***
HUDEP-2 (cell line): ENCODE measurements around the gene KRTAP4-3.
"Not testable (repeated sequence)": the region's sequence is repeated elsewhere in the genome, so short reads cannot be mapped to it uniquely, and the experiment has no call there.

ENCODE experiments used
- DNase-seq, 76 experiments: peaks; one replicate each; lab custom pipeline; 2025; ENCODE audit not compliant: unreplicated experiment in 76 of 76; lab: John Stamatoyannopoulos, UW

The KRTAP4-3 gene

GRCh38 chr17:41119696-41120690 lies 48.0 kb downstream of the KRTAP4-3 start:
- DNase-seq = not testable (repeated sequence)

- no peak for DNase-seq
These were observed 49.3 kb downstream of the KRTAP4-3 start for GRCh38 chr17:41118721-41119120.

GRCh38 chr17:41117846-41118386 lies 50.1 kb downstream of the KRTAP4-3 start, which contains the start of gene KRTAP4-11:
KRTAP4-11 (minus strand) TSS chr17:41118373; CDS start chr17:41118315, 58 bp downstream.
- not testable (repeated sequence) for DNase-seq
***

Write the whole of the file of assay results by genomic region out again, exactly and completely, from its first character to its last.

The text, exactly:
HUDEP-2 (cell line): ENCODE measurements around the gene KRTAP4-3.
"Not testable (repeated sequence)": the region's sequence is repeated elsewhere in the genome, so short reads cannot be mapped to it uniquely, and the experiment has no call there.

ENCODE experiments used
- DNase-seq, 76 experiments: peaks; one replicate each; lab custom pipeline; 2025; ENCODE audit not compliant: unreplicated experiment in 76 of 76; lab: John Stamatoyannopoulos, UW

The KRTAP4-3 gene

GRCh38 chr17:41119696-41120690 lies 48.0 kb downstream of the KRTAP4-3 start:
- DNase-seq = not testable (repeated sequence)

- no peak for DNase-seq
These were observed 49.3 kb downstream of the KRTAP4-3 start for GRCh38 chr17:41118721-41119120.

GRCh38 chr17:41117846-41118386 lies 50.1 kb downstream of the KRTAP4-3 start, which contains the start of gene KRTAP4-11:
KRTAP4-11 (minus strand) TSS chr17:41118373; CDS start chr17:41118315, 58 bp downstream.
- not testable (repeated sequence) for DNase-seq